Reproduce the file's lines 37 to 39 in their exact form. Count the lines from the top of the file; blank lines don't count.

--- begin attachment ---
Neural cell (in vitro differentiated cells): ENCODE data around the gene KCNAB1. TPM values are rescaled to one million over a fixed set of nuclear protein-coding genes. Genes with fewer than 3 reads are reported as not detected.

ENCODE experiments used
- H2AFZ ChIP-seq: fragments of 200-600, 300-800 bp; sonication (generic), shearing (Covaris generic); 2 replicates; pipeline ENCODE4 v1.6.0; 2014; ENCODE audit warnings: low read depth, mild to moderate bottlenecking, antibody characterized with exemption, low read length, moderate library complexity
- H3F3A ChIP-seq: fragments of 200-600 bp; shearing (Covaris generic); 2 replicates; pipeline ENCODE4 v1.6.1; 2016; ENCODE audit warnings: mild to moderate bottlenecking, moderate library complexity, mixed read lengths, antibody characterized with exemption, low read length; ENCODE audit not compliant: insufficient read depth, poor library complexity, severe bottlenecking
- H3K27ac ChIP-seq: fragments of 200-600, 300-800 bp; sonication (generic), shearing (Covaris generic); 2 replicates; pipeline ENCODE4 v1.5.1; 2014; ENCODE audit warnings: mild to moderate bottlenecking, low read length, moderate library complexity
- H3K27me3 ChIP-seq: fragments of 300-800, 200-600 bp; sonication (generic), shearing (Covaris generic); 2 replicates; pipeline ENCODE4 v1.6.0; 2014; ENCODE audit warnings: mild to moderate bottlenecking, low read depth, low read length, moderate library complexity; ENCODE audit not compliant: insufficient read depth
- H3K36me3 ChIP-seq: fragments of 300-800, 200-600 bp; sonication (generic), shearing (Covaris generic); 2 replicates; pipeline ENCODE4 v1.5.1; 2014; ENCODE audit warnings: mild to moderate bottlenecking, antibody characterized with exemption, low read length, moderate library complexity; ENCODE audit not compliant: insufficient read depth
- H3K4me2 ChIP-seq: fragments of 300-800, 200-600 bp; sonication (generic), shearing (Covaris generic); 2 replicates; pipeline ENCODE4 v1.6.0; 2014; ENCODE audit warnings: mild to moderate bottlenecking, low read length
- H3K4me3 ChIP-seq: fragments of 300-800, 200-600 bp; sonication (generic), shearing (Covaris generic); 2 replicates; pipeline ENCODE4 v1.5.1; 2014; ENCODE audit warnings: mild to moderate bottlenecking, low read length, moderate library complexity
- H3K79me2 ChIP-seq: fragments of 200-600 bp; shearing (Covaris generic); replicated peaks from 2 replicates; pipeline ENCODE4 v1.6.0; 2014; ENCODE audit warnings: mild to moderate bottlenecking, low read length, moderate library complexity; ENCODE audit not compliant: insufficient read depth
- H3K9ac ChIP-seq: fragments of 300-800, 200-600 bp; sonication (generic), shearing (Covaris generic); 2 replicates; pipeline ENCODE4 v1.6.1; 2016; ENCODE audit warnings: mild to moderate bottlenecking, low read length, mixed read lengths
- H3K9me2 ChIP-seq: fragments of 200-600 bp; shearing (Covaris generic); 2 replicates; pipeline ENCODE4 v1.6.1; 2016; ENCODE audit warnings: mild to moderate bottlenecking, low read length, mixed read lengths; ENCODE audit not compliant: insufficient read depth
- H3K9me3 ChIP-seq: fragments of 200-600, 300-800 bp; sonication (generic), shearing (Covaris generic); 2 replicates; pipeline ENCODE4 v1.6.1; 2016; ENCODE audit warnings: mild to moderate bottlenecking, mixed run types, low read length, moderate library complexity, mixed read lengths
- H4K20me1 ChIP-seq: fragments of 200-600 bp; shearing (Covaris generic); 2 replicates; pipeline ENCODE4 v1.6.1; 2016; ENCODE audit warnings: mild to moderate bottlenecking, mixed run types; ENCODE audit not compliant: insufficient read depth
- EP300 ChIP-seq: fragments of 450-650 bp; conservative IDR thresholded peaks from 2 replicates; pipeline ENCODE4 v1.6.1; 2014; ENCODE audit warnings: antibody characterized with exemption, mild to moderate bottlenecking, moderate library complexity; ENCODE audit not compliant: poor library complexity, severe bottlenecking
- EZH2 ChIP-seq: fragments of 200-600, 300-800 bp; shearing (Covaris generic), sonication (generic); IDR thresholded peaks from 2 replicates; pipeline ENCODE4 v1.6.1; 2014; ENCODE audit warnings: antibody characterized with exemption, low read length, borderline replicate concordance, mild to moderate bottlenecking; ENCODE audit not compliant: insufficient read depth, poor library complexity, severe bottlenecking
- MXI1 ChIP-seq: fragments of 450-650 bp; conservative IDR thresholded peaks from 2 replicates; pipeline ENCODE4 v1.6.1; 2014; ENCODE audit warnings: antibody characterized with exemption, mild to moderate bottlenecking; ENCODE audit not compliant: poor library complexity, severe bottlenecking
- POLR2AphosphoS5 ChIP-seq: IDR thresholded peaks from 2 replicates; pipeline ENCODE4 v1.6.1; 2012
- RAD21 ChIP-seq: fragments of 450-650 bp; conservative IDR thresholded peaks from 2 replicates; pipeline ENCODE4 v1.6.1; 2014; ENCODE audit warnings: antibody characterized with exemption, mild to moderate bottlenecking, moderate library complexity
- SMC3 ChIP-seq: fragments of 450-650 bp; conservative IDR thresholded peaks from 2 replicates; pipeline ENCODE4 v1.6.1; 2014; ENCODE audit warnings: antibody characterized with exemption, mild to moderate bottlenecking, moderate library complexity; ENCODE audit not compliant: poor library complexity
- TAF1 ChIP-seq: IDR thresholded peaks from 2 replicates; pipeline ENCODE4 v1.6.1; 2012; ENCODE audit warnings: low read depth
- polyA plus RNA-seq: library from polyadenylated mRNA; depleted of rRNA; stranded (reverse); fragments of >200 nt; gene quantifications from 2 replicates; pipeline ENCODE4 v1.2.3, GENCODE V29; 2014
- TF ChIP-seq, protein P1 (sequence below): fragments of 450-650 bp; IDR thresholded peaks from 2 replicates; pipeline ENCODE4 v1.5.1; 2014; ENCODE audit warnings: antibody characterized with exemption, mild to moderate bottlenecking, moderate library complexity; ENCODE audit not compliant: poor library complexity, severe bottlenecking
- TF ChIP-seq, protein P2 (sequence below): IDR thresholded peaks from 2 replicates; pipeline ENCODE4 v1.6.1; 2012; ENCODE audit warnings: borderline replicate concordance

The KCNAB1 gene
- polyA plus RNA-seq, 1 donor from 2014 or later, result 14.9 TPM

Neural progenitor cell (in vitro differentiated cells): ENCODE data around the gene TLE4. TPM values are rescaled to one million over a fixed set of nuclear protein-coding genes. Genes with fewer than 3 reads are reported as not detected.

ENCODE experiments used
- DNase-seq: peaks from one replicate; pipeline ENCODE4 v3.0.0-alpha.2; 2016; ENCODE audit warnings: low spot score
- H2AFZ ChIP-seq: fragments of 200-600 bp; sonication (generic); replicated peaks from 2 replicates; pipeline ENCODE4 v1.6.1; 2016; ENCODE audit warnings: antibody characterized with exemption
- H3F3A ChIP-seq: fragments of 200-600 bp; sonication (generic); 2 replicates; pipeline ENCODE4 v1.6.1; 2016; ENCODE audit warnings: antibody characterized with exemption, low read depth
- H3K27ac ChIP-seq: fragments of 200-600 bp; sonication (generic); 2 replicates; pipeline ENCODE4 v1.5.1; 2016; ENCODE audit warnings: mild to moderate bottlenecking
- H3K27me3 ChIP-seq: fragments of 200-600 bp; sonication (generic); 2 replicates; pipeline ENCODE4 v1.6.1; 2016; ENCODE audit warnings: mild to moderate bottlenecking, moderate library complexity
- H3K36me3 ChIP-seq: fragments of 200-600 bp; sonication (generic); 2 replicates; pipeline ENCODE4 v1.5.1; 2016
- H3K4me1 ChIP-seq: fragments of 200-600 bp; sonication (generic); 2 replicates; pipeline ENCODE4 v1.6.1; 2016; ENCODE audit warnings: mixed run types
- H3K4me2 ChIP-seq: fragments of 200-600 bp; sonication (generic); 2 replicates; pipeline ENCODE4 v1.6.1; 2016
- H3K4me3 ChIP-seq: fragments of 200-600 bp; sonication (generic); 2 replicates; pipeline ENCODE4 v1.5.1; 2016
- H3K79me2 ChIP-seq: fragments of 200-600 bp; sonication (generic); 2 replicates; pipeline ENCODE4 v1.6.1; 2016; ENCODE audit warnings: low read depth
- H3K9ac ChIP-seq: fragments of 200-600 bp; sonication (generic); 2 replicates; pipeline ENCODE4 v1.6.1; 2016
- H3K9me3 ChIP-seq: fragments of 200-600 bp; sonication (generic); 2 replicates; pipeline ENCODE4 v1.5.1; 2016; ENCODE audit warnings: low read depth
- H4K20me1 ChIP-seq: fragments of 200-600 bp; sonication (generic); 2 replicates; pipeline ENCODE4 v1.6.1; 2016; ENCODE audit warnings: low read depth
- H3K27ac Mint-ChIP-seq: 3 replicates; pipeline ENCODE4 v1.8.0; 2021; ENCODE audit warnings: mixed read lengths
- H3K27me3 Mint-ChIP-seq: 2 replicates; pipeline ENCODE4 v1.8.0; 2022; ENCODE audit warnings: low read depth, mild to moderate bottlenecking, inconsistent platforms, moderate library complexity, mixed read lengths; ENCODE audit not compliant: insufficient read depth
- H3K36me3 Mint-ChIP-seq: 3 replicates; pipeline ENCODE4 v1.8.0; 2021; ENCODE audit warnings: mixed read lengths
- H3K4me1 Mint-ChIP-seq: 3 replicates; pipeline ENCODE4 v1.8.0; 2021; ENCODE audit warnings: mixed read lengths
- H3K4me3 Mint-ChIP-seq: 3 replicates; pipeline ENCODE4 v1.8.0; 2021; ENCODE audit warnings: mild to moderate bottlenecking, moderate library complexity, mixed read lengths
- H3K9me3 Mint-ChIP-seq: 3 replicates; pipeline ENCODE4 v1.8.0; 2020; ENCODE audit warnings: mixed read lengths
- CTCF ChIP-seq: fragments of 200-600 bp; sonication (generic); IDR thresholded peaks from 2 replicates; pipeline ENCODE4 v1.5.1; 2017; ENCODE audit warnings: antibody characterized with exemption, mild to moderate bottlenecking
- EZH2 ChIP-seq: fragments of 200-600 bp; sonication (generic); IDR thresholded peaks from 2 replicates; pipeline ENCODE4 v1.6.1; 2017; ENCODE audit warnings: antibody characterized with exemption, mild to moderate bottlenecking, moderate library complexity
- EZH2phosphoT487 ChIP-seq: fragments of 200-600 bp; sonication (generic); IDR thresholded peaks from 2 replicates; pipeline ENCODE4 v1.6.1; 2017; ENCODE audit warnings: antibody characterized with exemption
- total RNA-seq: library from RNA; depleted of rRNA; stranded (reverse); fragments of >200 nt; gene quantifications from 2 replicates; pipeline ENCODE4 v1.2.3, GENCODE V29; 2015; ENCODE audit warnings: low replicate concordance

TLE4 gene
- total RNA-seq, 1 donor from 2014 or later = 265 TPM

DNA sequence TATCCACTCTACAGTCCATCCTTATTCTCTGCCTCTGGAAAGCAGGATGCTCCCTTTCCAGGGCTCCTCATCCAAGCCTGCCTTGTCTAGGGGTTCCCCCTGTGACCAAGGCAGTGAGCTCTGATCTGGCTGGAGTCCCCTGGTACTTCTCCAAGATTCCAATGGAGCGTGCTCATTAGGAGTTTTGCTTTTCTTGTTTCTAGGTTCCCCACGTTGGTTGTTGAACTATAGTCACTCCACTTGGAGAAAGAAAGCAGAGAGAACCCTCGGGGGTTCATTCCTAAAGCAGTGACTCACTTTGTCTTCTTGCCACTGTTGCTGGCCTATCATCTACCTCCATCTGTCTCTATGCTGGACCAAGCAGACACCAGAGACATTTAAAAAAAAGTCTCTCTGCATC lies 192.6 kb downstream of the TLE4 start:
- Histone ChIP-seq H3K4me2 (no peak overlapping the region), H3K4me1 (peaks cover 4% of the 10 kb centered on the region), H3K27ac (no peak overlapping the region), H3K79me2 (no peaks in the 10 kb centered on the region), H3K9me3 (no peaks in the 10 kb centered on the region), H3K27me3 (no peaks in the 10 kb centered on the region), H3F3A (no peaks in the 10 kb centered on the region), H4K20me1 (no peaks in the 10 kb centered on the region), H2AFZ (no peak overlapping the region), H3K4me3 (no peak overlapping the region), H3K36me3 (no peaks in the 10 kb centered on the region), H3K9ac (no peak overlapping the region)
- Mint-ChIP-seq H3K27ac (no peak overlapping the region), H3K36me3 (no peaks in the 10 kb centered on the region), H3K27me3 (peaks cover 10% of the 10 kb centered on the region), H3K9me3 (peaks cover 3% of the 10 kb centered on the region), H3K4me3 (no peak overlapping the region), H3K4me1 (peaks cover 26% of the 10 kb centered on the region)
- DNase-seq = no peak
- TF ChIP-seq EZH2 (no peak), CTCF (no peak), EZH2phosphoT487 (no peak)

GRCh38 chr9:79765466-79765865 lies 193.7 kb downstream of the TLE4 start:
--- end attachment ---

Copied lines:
- H3K4me3 ChIP-seq: fragments of 200-600 bp; sonication (generic); 2 replicates; pipeline ENCODE4 v1.5.1; 2016
- H3K79me2 ChIP-seq: fragments of 200-600 bp; sonication (generic); 2 replicates; pipeline ENCODE4 v1.6.1; 2016; ENCODE audit warnings: low read depth
- H3K9ac ChIP-seq: fragments of 200-600 bp; sonication (generic); 2 replicates; pipeline ENCODE4 v1.6.1; 2016